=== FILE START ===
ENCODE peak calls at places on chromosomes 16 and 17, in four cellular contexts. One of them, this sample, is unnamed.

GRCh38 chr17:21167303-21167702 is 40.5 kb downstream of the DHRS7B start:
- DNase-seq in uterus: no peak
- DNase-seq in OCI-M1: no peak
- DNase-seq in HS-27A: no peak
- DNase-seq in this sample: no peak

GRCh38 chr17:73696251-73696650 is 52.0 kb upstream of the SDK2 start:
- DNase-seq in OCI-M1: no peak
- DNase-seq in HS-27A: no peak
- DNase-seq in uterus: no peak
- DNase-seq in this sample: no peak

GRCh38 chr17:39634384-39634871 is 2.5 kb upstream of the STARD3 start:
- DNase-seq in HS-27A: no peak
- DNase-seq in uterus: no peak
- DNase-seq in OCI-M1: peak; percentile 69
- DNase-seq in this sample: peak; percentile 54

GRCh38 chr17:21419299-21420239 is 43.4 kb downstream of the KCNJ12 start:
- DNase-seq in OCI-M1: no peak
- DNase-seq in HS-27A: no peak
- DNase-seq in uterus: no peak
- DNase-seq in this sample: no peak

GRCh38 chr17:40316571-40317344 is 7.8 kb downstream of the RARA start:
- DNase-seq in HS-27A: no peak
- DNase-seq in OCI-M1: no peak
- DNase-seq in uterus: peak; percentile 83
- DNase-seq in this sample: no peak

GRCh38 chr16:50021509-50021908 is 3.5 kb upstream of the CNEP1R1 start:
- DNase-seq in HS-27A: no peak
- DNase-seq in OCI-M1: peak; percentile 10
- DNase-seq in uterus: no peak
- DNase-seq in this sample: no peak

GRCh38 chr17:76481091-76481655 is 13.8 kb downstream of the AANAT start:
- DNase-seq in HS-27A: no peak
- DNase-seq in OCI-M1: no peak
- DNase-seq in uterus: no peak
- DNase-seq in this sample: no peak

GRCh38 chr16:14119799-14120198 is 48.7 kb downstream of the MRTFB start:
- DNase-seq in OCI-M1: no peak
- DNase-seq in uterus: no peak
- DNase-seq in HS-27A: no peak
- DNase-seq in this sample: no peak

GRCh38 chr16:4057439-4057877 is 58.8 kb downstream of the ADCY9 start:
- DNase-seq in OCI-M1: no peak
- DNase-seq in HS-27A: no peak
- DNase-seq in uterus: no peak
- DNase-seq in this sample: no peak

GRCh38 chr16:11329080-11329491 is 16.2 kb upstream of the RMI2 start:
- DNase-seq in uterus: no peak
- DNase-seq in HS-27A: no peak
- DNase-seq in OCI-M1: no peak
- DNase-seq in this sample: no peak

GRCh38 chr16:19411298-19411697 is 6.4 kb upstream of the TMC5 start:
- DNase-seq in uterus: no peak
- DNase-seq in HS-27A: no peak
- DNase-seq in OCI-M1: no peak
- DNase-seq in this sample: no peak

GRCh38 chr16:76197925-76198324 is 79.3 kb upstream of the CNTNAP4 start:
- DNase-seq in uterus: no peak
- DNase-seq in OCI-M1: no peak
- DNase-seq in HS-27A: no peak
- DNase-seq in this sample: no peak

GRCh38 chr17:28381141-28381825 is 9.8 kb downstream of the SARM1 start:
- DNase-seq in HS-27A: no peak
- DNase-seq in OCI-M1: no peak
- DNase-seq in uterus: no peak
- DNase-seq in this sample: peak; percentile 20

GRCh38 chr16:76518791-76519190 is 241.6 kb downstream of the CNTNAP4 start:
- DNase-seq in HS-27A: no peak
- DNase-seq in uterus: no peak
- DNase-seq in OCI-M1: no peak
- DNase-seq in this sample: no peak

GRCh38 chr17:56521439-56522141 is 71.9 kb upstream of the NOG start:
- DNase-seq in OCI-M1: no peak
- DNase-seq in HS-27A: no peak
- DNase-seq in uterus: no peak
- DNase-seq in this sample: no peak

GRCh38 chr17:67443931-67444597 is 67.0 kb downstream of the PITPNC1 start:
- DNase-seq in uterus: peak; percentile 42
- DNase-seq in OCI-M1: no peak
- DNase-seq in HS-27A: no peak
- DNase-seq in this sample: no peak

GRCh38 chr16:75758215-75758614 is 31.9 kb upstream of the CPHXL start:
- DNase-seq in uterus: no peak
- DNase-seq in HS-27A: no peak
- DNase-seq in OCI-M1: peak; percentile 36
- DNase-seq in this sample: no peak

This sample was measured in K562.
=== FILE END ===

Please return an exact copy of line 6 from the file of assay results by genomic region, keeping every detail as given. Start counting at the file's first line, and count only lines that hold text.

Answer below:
- DNase-seq in this sample: no peak